Income Splitting Rules You Must Be Aware Of – TOSI

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October 21, 2019
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4 min article

In the past, you are able to pay an unlimited amount of dividends to family members who are shareholders of the company. On January 1, 2018, a law was made effective to eliminate the tax benefits of income splitting where the recipient of the income (e.g. a related family member) has not made sufficient contribution to the business. This rule is known as Tax on Split Income, or commonly referred to as TOSI.

Let’s go through how TOSI works, the impact it has on income splitting, and how you can avoid TOSI. 

 

How does TOSI work?

Tax on Split Income (TOSI) is a tax applicable to Canadian resident adults who receive income that are considered “split income”. Any income taxed under the TOSI rules is subject to tax at the highest personal marginal tax rates, thus eliminating any advantage achieved from income splitting. Two common scenario subject to TOSI are dividend received from a private company and capital gain received from the sale of privately held shares, because the person receiving the income is related to the business. 

Fortunately, the rules provide a number of exclusions. If the conditions for one of the exclusions are met, then TOSI would not apply. This blog is not intended to cover all exclusions, but rather the 3 main exclusions that you should be aware of.

 

Exclusion #1 – Excluded businesses

The exception from TOSI for excluded businesses focuses on the individual’s contribution to the business. It’s important to keep in mind that the rules do not apply to amounts paid to employees for work performed, even if the employee is a family member. Salaries and wages are subject to a separate reasonableness test, where a business tax deduction is disallowed for amounts paid in excess of a reasonable amount, while the recipient is still fully taxable on what they receive. However, dividends received from the business by an adult family member will be subject to the TOSI rules.

The excluded business exception can apply to any family member who is 18 years of age or older. To qualify for this exclusion, the family member must be engaged in the business on a regular, continuous and substantial basis. This can be proven on a factual basis, or by meeting a threshold of having worked on average at least 20 hours a week in the business in the current year. Therefore, if the family member has worked at least 20 hours a week on average, any dividends they received from the business will generally not be subject to TOSI.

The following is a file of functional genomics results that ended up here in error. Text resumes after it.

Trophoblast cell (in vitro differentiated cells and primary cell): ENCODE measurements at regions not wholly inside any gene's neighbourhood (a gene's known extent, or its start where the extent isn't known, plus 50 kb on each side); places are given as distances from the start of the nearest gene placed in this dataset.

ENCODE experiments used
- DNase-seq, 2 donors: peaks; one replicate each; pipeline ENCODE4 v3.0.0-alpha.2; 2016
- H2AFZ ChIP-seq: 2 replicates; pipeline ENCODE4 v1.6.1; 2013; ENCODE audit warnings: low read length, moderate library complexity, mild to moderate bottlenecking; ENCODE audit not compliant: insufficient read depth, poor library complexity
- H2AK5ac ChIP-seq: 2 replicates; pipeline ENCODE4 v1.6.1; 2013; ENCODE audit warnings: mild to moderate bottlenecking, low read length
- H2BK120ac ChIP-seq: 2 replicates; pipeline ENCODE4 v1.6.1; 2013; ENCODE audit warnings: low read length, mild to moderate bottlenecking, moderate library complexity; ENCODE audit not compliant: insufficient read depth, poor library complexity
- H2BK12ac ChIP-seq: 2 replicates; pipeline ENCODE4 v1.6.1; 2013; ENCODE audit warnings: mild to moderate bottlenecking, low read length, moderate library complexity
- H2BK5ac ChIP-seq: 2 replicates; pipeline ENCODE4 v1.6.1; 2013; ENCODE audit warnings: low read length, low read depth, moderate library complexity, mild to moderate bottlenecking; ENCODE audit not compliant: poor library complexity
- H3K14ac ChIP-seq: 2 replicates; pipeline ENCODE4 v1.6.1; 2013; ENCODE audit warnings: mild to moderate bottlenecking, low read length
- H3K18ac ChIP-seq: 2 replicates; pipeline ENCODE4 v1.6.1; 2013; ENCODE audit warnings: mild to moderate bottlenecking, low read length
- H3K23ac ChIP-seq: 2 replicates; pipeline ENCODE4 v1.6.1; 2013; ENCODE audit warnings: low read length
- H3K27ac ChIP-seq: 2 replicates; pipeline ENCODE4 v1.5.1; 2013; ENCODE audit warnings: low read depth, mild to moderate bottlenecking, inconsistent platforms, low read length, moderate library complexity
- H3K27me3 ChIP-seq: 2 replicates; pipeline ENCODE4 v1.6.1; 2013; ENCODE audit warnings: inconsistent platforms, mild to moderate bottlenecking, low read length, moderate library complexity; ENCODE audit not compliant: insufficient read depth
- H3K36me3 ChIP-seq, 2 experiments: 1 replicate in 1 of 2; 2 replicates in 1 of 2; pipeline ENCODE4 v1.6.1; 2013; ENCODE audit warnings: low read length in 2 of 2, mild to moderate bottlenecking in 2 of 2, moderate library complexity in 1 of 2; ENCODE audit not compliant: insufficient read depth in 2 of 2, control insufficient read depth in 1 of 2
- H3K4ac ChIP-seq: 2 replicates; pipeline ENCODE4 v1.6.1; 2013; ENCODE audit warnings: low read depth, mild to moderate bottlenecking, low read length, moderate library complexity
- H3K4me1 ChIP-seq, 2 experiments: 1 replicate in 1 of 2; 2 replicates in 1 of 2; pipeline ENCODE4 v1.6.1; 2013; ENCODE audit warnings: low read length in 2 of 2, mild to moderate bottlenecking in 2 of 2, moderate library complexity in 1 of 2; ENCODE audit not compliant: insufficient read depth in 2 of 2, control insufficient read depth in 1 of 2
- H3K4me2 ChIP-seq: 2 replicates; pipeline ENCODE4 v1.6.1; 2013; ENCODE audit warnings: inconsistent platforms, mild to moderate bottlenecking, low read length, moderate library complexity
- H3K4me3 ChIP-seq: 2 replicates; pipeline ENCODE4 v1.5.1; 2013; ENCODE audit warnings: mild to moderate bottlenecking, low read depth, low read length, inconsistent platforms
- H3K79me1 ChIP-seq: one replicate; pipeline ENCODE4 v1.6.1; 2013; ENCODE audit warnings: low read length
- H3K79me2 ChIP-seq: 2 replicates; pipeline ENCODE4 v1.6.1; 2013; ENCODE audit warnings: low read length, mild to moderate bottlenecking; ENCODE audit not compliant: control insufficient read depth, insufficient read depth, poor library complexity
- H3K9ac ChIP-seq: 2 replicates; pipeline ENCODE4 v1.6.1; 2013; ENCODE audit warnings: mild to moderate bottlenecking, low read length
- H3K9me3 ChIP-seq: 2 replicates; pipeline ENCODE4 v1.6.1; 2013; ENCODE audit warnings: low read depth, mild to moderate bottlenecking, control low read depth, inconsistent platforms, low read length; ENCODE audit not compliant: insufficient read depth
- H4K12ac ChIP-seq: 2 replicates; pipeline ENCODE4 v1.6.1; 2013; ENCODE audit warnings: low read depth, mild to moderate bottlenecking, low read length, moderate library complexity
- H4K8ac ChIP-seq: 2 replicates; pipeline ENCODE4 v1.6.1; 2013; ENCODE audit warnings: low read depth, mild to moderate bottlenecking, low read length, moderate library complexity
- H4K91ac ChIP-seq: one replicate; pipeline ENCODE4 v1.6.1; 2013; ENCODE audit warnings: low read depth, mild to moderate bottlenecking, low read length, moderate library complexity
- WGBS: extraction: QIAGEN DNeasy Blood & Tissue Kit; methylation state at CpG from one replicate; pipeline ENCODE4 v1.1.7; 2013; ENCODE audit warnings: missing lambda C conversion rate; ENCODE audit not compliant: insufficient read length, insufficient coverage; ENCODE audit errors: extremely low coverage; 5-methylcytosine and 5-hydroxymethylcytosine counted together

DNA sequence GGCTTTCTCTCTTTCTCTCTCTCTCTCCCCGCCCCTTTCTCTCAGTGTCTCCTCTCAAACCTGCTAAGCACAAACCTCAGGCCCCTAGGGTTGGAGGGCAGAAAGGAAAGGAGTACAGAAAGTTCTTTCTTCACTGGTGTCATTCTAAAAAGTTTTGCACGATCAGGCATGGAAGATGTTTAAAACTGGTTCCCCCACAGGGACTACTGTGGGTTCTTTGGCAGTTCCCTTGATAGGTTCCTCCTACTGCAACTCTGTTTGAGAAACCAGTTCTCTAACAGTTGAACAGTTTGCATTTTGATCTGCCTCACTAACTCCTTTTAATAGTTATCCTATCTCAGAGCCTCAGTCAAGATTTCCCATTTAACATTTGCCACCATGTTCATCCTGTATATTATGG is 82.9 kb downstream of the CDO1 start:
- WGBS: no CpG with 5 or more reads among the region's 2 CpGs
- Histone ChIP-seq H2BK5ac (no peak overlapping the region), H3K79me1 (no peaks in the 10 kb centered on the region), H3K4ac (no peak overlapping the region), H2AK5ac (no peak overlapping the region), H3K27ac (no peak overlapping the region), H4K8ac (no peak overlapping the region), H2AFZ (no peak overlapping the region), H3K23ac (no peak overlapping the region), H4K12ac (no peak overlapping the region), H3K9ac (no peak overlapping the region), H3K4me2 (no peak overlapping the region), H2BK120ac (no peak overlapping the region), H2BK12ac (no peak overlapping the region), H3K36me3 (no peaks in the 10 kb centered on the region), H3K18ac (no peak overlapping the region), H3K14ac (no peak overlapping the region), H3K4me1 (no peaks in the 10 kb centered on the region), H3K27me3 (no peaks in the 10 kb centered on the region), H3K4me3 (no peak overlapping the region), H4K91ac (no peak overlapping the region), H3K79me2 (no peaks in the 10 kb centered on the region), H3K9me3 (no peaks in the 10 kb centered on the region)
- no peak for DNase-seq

Time records would be ideal, but this is often not practical to track in a family business context. As a result, the CRA has indicated they will consider all information that can be made available about the history of the business and involvement of family members. Having said that, if you intend to rely on this exclusion going forward, be prepared to document the hours that family members are working in the business.

 

Exclusion #2 – Excluded shares

An exclusion from TOSI applies to capital gains from the disposition of excluded shares held by individuals who are 25 years of age or older. To qualify for this exclusion, there are several conditions that must be met. The individual must hold shares that represent at least 10% of the votes and value of the company. In addition, the exclusion only applies to shares of corporations where less than 90% of the business income is from the provision of services, and where 90% or more of all income is not derived from directly or indirectly from related businesses.